Tuesday, January 11, 2022

The Thesz Belt, Awarded in 1937

Image from Japanese magazine. Courtesy Bill Murdock.

Above: St. Louis promoter Tom Packs (at right) presents new World Heavyweight Champion Lou Thesz with a new championship belt the morning after Thesz defeated Everett Marshall for the title in December 1937.

The following is an edited excerpt from the book Crown Jewel by Dick Bourne (available via the Gateway Book Store.)

The belt that Lou Thesz wore as World champion until 1957 (when the first NWA-owned World Championship belt was put into service) was a belt Thesz personally owned that came with his purchase of Tom Packs’ St. Louis promotional office in 1949.

That belt is commonly known today as the “Thesz Belt,” named for the man who held the World Championship longer than any other. The belt was presented to him in 1937 by Packs after Thesz defeated Everett Marshall for the World Heavyweight Championship in St. Louis. When Thesz was made champion of the year-old National Wrestling Alliance in 1949, that belt became the NWA’s recognized World Championship title belt, and was so until the Alliance finally purchased and presented a belt of their own in 1957.

The Thesz belt was as much jewelry as it was championship belt. A series of plates held together only by chains, with only short leather attachments at each end to secure the belt around the champion’s waist. It was adorned with jewels. The center plate featured an imperial crown up top, a ring with two wrestlers in the center, and a large oval with a star at the bottom. The belt read “Worlds Heavyweight Wrestling Champion” and had his name “Louis Thesz” made right into the plate. There were three side plates on either side of the center buckle (total of six) that depicted wrestlers in various move combinations.

A 1937 article in the St. Louis Globe-Democrat reporting on the new belt declared that the belt was “studded with 456 diamonds, 176 rubies, and 144 sapphires with six large diamonds in the centerpiece of the seven links.” According to Lou’s friend Koji Miyamoto, it was crafted by a jeweler in St. Louis, who likely made other belts during that era, as Marshall had a similarly designed belt of his own.

Prior to the formation of the NWA in 1948, there were a number of championships around the country recognized as “world championships” going back to 1905 and the days of the legendary George Hackenschmidt, who brought world title recognition with him from various European championships. Several of these U.S. titles were based out of states in the Midwest over these years, including Iowa, Kansas, Missouri, Ohio, Illinois, but also in cities like Boston and Los Angeles.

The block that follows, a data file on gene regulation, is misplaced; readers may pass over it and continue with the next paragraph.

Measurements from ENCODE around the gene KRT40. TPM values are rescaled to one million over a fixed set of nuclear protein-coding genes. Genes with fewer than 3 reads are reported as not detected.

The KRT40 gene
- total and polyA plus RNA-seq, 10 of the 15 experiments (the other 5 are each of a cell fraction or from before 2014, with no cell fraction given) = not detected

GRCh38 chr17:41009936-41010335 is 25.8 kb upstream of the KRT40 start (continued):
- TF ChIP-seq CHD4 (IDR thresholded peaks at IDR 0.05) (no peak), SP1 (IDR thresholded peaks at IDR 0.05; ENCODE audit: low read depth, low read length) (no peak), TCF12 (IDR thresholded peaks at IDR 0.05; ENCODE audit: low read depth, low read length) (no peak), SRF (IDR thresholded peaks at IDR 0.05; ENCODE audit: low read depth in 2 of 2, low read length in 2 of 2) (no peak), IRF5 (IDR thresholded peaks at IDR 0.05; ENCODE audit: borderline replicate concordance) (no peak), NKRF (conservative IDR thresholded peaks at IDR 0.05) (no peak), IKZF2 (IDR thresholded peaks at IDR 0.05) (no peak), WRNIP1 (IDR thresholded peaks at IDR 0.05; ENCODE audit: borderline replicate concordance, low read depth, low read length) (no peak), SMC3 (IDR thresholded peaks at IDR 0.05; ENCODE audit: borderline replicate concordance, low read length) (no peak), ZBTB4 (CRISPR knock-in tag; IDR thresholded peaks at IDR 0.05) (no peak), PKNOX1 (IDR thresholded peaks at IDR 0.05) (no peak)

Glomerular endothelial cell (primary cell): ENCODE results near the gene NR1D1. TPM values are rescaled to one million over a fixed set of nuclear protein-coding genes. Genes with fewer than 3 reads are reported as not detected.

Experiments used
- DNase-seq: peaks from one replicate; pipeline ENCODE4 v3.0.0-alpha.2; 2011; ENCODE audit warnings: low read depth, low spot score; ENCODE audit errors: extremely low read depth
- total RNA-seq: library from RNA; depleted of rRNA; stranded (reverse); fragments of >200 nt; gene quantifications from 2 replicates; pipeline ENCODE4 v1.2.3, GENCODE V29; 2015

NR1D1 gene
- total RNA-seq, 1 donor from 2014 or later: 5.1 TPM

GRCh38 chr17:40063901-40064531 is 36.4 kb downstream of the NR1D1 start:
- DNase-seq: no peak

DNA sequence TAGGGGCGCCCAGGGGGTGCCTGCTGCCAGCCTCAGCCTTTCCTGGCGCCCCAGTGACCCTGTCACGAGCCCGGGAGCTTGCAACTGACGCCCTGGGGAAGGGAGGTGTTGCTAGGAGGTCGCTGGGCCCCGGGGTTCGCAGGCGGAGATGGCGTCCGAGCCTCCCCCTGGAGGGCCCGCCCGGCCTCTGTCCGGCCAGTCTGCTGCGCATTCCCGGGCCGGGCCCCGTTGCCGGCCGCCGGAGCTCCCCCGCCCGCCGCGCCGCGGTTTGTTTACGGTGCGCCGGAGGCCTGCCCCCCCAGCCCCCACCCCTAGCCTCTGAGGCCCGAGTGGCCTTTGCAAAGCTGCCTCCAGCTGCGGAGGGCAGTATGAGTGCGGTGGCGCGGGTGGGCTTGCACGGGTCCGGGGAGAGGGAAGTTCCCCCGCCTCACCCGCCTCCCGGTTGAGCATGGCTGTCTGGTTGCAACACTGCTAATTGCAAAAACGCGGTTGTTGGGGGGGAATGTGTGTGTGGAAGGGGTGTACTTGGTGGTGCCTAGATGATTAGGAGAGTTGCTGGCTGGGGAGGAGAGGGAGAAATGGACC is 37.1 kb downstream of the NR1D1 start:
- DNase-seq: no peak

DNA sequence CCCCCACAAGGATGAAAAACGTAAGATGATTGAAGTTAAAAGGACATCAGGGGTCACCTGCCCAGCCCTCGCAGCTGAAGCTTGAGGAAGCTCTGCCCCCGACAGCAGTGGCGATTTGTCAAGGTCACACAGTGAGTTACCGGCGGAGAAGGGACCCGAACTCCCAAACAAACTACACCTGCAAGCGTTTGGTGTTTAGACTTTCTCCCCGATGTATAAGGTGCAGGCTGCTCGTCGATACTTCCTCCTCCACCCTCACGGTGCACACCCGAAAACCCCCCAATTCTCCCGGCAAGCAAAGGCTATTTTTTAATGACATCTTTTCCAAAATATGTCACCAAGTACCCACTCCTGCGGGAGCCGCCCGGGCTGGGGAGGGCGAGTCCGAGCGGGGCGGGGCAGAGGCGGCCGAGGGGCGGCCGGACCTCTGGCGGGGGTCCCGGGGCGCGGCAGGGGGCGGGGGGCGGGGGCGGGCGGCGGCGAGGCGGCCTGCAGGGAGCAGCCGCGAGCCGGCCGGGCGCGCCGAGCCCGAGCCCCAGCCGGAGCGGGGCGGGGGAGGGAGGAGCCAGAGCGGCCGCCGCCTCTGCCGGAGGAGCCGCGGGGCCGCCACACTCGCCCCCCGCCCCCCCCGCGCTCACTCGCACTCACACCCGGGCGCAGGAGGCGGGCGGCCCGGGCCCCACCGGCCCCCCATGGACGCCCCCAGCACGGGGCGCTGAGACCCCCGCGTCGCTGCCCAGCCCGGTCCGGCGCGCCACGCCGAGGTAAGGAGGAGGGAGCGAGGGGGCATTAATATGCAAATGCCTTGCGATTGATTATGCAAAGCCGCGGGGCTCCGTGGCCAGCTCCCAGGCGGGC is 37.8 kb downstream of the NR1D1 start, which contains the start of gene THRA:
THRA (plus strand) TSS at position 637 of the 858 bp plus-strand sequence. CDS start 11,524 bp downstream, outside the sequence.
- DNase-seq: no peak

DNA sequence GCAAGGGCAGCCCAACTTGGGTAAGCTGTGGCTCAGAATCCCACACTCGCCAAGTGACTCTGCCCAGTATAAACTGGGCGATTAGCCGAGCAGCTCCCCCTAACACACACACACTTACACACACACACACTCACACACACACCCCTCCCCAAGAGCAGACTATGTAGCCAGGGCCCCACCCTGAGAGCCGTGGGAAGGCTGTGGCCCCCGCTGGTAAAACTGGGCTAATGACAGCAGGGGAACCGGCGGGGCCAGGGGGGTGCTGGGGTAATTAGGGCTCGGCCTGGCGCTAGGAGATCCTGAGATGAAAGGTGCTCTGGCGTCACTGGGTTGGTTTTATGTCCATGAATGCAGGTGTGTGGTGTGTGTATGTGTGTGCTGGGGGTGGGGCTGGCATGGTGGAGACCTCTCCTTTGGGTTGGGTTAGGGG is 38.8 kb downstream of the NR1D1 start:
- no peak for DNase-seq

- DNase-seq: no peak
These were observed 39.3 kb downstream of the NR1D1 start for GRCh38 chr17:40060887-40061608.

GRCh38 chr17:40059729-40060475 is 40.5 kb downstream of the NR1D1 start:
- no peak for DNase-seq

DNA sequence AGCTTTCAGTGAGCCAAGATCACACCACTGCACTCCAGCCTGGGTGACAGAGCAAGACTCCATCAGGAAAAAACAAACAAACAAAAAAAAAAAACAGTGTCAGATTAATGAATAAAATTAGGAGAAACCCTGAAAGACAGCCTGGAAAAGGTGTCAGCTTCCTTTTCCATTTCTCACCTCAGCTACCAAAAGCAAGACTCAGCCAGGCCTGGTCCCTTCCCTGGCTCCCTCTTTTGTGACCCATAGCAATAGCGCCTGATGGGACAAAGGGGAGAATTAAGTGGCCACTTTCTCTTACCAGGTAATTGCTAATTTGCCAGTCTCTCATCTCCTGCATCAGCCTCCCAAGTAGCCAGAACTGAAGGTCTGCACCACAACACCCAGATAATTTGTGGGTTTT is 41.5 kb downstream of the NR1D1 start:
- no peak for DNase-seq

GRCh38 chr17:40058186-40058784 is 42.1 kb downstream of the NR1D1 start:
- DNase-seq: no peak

The title Thesz won from Everett Marshall in 1937 was the Midwest Wrestling Association title, originally based out of Ohio in 1931 and promoted by Al Haft, but by 1937 basically controlled by St. Louis promoter Tom Packs and partner Billy Sandow.

Thesz’s victory over Marshall took place on December 29, 1937 at the Municipal Auditorium in St. Louis, Missouri. The original plan was simply for Thesz to go to a time limit draw or some other disputed finish to allow him to continue his climb in the ranks as a top contender. Promoter Tom Packs saw stardom and box office potential in Thesz and was grooming him to eventually take the top spot. But as Thesz described in his autobiography, when the show nearly sold out in advance weeks ahead of the match, Packs and Sandow re-evaluated their plans. Marshall had not been drawing huge crowds of late as champion, so when the title match with Thesz popped the box office, the plan was changed to put the title on Thesz.

“Deciding the champion was a strictly cold-blooded business decision,” wrote Thesz. “The wrestler who could draw the most money at the gate was the one who got the belt.”

By the time he first became NWA World Champion twelve years later in 1949, he was already a three-time world champion having held different versions of the title around the country. During the next several years Thesz would defeat a number of these other champions to effectively unify wrestling’s World Championship under the National Wrestling Alliance banner.


Mid-Atlantic Gateway Book Store

Lou Thesz, Dick Hutton, Pat O'Connor, Buddy Rogers, Gene Kiniski,
Dory Funk, Jr., Harley Race.

The storied history of the NWA World Heavyweight Championship from 1959-1973,
and a look at the belt itself, the "crown jewel" of championship belts.